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Veganism: The Noble Way of Living

“On mange Afrique ! VEGAN”: Presented by Chef Ayaba Galbas (vegan), Part 1 of 2

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Ayaba Galbas is from Marie-Galante, one of the islands that form Guadeloupe, an overseas department of France. An Afro-vegan gastronomic designer and holistic consultant, Ayaba is passionate about Caribbean, Indian, and traditional

In August 2018, Ayaba Galbas published her first book 'On mange Afrique! VEGAN,' which translates to 'We Eat Africa! VEGAN.' "It is an e-book, available worldwide, called 'On mange Afrique! VEGAN.' In this book I worked on the preparation of 24 plant-based and gluten-free recipes. We have a lot of gluten-free cereal choices on the African continent. It’s a mixture of traditional African recipes." Beautiful photographs illustrate succulent recipes that are simple and easy to make, as readers discover cuisines from the African culture and way of life, as well as from elsewhere.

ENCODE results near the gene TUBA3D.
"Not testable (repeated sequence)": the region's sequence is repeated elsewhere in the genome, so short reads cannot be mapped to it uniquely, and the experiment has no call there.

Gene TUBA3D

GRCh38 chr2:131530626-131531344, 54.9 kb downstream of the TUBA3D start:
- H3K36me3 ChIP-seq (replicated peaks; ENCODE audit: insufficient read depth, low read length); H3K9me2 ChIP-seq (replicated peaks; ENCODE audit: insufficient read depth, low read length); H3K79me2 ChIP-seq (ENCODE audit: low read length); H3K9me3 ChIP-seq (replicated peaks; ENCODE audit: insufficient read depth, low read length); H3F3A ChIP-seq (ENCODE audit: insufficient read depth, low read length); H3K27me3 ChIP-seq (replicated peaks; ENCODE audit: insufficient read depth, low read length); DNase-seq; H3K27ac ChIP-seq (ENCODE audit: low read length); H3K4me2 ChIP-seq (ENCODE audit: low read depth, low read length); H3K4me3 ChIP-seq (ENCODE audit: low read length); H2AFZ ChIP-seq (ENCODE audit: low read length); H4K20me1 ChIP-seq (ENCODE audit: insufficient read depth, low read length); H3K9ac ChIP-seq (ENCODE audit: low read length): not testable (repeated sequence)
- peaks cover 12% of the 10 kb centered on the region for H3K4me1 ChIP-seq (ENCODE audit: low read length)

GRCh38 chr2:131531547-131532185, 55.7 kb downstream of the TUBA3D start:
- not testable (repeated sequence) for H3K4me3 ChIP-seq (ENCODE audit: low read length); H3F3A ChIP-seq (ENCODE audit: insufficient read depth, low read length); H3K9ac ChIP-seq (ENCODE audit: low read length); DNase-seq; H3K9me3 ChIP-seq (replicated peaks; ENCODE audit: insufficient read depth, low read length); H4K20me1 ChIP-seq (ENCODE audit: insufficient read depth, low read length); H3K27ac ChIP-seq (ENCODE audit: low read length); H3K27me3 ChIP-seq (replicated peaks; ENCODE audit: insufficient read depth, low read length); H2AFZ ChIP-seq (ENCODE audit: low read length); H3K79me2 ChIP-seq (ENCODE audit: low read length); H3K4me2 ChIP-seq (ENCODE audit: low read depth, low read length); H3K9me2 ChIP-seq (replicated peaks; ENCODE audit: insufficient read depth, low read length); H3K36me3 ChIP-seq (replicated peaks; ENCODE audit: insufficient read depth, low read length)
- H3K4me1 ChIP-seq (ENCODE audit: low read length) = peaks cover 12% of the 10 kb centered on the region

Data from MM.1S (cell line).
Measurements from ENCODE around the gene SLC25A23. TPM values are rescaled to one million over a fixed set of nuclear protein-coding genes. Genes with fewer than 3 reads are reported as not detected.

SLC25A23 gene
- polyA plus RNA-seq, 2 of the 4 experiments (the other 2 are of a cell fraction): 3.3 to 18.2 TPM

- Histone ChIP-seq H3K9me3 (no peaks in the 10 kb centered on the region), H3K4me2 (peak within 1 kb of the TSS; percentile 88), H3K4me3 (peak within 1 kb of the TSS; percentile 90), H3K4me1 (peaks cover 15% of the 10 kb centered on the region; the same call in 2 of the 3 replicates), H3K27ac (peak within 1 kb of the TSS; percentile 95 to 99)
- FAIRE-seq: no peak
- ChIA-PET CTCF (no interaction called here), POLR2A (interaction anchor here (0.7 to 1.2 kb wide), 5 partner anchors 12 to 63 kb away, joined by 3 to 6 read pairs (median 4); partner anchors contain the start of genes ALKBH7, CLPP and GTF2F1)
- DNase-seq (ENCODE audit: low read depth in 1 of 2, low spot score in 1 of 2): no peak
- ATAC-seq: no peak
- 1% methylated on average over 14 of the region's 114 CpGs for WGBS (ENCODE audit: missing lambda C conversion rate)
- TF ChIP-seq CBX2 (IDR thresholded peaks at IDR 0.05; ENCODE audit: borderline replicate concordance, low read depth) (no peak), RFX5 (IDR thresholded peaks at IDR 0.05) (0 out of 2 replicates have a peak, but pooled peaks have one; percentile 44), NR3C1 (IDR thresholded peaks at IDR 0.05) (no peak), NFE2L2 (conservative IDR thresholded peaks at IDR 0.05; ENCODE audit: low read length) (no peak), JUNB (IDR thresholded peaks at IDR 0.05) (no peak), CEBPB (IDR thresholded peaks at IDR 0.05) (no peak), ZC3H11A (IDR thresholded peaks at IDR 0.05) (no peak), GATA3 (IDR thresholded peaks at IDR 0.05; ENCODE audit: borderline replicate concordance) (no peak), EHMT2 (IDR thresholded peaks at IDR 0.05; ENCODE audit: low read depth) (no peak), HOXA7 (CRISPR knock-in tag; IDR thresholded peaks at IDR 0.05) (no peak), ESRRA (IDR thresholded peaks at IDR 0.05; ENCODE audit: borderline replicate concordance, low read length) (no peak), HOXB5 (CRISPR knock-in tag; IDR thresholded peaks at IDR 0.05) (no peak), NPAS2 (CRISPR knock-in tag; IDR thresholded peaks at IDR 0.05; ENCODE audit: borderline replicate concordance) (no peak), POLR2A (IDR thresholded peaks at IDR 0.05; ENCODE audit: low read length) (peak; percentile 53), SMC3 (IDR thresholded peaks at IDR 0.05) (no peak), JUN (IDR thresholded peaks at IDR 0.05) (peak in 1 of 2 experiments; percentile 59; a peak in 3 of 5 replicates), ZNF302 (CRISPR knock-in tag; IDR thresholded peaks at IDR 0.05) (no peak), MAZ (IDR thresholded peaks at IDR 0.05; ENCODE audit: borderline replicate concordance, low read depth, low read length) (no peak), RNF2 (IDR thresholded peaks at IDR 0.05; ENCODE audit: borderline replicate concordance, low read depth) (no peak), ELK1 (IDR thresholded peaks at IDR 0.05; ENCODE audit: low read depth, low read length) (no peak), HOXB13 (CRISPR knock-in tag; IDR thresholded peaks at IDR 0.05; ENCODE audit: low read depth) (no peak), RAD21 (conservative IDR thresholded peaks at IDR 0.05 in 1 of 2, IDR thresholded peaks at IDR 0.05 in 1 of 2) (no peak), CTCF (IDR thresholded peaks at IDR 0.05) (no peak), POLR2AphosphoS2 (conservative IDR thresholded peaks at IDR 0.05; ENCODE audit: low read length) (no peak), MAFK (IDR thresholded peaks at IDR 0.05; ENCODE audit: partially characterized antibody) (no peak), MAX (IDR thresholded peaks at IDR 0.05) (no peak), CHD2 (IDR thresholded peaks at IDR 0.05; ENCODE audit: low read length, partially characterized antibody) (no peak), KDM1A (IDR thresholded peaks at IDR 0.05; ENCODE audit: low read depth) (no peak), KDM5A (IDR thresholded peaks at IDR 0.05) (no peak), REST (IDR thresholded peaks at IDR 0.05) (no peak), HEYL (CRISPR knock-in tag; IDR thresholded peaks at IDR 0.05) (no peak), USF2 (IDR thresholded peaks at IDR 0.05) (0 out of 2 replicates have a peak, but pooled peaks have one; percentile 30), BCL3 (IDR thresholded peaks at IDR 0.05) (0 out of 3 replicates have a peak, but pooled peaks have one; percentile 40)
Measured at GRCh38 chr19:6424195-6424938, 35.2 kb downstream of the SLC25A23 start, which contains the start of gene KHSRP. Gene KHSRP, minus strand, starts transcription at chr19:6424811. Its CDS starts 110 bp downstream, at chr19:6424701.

Ayaba Galbas tells us her most important reason for becoming vegan. "Simply because I consider that we are what we eat, or at least we become what we eat. In the Ital concept, which is the Rastafarian diet, we consider that if we eat corpses, flesh, anything that is meat, we will become, we tend to become corpses ourselves, or at least dead flesh. The idea was to be able to regain vitality, and really be in this spectrum of an inner peace, of a path sincerely inclined towards peace. I think what we eat also impacts our state of mind, our morality, our mentality, our energy.”

How can veganism be promoted in Africa? “It is passed on through education, as always. The biggest challenge is education and ##passing on (that knowledge), and that starts from childhood.” In 2009 during a conference, Supreme Master Ching Hai answered a question on how best to deliver the SOS message on climate change to young people…

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